Polaris faces a number of risks. Motorcycles, snowmobiles, and ATVs are all big-ticket items, and a slowdown in the global economy could hamper the replacement and adoption rates of these recreational products. Another domestic downturn could also affect financing rates at the dealer and retail levels. In 2016, consumers financed 33% of the vehicles sold in the United States through Performance Finance, Sheffield, or Synchrony, and changes in lending standards could prove problematic. Polaris faces integration risk, particularly as it has become more acquisitive, and liability risk, as it self-insures against product liability claims. Weather is the biggest factor Polaris cannot control; sales of snowmobiles are correlated with the amount of snowfall generated in any given season, making segment volume more volatile than the others. Persistent recalls also weigh on the firm’s ability to maintain its brand equity. We assume U.S. corporate tax reform will benefit Polaris starting in 2018; deviation from our targets could lead performance to stray from our valuation. Finally, foreign exchange exposure could prove unpredictable as the firm grows internationally, making sales uncertain.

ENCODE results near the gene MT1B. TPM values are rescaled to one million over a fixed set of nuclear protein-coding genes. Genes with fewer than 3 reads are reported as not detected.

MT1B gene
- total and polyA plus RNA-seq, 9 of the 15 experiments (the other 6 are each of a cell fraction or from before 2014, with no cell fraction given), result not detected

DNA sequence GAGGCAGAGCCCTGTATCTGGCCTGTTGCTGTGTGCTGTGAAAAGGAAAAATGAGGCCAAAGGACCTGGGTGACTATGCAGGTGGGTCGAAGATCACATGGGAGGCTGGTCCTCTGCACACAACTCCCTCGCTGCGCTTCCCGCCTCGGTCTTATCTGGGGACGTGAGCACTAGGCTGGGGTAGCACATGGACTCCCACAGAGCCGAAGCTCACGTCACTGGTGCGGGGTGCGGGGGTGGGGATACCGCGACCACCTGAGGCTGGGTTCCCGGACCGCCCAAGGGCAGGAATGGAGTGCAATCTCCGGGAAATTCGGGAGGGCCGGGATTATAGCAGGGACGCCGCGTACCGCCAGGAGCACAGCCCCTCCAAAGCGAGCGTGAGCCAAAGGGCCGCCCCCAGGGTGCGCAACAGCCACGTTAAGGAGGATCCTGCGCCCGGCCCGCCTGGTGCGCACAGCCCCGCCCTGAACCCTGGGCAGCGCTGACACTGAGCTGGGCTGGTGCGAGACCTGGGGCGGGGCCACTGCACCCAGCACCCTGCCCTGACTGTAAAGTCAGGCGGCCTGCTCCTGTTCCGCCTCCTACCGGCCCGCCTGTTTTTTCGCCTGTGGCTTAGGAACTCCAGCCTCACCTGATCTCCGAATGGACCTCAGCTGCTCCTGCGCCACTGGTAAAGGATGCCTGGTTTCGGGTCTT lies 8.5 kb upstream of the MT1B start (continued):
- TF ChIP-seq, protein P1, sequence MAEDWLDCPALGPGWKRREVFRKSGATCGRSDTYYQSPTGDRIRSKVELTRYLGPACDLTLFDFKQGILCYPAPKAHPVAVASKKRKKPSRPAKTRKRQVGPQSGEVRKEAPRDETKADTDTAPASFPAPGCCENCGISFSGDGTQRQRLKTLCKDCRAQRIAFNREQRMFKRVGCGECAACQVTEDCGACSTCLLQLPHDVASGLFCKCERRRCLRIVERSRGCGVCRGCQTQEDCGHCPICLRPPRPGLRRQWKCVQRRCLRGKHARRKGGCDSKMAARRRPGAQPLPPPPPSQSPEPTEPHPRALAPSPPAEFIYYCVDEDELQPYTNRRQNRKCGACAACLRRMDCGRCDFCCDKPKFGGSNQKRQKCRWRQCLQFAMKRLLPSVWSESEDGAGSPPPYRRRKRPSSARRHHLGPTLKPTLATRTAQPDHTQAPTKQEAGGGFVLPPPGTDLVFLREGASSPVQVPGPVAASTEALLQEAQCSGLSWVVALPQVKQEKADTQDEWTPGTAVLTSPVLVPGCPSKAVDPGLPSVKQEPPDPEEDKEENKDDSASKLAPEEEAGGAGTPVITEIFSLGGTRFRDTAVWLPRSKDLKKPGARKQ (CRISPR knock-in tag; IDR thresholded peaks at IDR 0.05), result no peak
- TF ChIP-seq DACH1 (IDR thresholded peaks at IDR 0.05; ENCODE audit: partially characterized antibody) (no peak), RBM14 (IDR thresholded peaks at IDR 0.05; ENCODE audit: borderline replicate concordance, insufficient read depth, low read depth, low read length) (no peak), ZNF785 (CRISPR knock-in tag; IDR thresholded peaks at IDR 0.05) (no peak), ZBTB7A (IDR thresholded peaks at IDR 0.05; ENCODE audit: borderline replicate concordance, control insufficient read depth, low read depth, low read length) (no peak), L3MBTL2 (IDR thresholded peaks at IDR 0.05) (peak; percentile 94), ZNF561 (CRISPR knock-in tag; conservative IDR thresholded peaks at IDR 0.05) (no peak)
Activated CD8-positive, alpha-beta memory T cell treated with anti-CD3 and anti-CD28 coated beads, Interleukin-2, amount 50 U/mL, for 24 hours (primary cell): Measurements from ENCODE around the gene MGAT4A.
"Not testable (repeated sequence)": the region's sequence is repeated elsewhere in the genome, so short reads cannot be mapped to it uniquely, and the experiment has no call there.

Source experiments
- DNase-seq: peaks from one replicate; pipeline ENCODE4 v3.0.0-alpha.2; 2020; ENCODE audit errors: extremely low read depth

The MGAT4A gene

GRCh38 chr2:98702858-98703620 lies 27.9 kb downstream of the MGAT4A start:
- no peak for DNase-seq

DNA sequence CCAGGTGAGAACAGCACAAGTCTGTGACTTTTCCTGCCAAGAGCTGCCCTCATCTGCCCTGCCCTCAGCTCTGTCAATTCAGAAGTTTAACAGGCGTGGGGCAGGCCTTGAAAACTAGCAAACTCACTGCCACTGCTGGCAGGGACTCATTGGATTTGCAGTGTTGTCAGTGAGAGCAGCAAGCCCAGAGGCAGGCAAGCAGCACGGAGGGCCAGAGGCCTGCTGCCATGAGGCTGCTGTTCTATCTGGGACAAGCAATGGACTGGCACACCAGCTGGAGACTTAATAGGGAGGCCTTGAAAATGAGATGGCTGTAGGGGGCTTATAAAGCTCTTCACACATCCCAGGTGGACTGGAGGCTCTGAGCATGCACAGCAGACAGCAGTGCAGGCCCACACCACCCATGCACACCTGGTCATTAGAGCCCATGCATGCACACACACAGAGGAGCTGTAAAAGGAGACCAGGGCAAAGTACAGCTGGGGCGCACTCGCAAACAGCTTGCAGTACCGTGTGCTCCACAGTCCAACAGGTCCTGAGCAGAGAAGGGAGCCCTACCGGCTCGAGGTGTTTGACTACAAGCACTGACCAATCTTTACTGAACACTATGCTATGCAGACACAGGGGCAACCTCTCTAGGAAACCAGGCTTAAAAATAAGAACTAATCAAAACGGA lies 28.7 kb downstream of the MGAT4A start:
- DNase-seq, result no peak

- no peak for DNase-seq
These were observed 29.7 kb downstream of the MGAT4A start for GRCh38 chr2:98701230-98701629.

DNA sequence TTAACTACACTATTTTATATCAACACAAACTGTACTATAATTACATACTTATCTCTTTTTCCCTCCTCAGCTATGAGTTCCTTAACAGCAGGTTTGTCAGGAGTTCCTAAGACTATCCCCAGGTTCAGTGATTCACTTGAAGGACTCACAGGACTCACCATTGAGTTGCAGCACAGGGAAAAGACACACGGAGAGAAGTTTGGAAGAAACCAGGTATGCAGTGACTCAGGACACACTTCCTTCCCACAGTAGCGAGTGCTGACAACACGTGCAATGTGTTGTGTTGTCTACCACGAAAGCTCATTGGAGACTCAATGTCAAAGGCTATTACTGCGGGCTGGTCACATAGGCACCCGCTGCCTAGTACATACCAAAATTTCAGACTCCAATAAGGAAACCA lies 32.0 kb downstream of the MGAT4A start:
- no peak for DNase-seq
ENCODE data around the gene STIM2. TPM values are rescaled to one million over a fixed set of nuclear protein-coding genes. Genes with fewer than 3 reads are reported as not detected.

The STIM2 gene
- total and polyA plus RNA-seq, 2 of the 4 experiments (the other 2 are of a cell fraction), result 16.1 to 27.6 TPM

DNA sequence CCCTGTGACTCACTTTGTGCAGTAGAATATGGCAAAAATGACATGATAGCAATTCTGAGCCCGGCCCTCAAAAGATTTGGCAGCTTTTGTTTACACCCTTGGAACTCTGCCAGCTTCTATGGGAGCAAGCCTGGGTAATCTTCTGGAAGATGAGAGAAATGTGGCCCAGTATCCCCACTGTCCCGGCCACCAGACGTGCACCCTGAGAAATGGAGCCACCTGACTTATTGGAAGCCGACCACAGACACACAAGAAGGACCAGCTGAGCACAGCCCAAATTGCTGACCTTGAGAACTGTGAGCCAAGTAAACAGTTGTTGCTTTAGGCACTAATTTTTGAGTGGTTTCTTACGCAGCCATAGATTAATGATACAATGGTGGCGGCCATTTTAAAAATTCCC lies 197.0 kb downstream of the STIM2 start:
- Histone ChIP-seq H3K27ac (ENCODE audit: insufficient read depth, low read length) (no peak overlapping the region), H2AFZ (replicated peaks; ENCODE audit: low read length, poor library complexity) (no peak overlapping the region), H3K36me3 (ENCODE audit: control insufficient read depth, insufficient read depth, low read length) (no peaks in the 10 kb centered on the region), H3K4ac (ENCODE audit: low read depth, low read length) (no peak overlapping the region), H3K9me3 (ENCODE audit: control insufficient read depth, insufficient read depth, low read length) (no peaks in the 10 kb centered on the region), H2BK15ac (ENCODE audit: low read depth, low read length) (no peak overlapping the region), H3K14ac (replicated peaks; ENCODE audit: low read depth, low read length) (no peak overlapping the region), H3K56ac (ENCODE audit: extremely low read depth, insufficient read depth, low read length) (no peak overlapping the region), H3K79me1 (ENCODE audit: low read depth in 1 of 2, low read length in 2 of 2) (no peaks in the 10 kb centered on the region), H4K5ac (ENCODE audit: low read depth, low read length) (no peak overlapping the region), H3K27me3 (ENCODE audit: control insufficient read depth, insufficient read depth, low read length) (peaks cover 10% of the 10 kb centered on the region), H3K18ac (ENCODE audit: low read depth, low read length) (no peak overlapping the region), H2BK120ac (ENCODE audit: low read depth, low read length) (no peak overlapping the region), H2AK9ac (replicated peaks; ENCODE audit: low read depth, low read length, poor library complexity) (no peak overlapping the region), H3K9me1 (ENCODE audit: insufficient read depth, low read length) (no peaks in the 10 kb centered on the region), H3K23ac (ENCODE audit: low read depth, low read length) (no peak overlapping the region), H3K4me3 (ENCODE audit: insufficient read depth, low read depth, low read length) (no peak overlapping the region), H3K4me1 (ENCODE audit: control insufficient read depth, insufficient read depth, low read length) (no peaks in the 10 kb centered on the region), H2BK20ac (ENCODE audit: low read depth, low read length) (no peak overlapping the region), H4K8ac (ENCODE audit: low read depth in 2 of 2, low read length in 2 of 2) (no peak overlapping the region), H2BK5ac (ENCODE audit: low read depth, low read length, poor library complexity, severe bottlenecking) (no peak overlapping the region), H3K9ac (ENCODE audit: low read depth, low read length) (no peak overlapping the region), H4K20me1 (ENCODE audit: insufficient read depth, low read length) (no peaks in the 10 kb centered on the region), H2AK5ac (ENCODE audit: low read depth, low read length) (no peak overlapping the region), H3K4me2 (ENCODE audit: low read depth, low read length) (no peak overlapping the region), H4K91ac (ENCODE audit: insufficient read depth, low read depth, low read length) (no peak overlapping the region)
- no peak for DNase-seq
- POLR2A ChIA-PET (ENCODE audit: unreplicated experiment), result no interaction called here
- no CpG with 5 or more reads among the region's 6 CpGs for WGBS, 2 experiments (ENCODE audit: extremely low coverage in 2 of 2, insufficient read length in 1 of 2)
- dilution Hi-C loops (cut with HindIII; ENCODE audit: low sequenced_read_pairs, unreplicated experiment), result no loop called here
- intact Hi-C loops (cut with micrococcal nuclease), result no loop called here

We remain concerned that the powersports industry has numerous key players that can compete on price to take share from Polaris. In ATVs, competitors like Honda (HMC) and Deere (DE) are formidable players, while Indian has to compete with motorcycle manufacturing giants Honda and Harley-Davidson (HOG). All of the aforementioned brands have huge franchises and financial resources, which could cause the environment to become promotional. Although Polaris has held its ground against these incumbents, competitive winds got the best of the company in 2004 when it sold its personal watercraft business, and the concern remains that it could happen again (we think this was a factor in the Victory motorcycles wind-down decision).
Polaris is poised to produce strong cumulative free cash flow over the next five years worth more than $2 billion; thus, there should be no concern repaying debt as it comes due. The company maintains flexibility in its capital structure through stock repurchases and dividends. We don’t expect Polaris to aggressively repurchase shares in 2017, given its recent purchase of TAP, but anticipate it will continue to fund its annual dividend of $2.32 per share.
Jaime M. Katz does not own (actual or beneficial) shares in any of the securities mentioned above. Find out about Morningstar’s editorial policies.